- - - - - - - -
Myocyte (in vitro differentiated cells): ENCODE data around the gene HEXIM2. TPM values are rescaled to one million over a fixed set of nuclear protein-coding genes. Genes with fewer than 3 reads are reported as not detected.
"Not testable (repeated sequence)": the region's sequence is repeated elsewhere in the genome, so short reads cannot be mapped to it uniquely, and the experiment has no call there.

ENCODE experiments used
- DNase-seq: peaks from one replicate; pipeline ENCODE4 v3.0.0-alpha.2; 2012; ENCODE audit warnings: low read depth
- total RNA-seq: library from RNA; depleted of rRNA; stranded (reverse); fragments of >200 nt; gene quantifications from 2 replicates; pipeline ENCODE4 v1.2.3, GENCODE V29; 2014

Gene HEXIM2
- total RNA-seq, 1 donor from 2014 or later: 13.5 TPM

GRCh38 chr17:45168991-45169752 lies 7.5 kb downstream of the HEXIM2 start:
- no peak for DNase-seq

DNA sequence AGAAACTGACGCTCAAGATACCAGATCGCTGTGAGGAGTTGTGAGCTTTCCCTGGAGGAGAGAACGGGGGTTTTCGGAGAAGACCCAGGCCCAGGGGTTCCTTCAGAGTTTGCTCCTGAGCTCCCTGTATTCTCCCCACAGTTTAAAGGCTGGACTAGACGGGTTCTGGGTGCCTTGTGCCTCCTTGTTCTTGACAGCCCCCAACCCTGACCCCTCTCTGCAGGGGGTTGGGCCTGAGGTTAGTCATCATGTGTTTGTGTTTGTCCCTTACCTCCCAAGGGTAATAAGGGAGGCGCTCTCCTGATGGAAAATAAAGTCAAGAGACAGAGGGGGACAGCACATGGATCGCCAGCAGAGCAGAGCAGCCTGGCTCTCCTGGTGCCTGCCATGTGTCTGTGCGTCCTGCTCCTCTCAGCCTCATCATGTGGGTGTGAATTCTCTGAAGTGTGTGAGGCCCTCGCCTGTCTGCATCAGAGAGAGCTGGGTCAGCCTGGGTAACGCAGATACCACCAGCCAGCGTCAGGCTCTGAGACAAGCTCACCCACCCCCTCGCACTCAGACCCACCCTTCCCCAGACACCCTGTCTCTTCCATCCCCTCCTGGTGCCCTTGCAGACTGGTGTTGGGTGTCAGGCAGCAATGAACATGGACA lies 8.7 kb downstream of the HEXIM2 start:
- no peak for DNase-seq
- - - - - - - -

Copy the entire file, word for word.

Myocyte (in vitro differentiated cells): ENCODE data around the gene HEXIM2. TPM values are rescaled to one million over a fixed set of nuclear protein-coding genes. Genes with fewer than 3 reads are reported as not detected.
"Not testable (repeated sequence)": the region's sequence is repeated elsewhere in the genome, so short reads cannot be mapped to it uniquely, and the experiment has no call there.

ENCODE experiments used
- DNase-seq: peaks from one replicate; pipeline ENCODE4 v3.0.0-alpha.2; 2012; ENCODE audit warnings: low read depth
- total RNA-seq: library from RNA; depleted of rRNA; stranded (reverse); fragments of >200 nt; gene quantifications from 2 replicates; pipeline ENCODE4 v1.2.3, GENCODE V29; 2014

Gene HEXIM2
- total RNA-seq, 1 donor from 2014 or later: 13.5 TPM

GRCh38 chr17:45168991-45169752 lies 7.5 kb downstream of the HEXIM2 start:
- no peak for DNase-seq

DNA sequence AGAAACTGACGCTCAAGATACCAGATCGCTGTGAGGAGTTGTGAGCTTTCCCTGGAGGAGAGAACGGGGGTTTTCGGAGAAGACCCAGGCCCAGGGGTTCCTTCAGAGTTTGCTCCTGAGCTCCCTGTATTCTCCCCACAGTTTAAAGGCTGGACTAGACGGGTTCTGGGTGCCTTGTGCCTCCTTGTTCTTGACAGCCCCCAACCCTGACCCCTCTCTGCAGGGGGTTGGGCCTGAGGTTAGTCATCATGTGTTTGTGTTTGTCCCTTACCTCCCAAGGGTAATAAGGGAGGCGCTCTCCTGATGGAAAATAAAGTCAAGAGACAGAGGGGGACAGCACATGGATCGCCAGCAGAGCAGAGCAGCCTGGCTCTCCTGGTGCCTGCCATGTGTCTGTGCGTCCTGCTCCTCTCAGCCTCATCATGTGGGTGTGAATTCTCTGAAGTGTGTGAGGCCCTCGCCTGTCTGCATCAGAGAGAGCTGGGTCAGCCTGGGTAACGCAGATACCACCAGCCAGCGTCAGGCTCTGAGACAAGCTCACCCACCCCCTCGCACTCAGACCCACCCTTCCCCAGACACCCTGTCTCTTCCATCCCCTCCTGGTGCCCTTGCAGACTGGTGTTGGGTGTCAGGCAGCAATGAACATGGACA lies 8.7 kb downstream of the HEXIM2 start:
- no peak for DNase-seq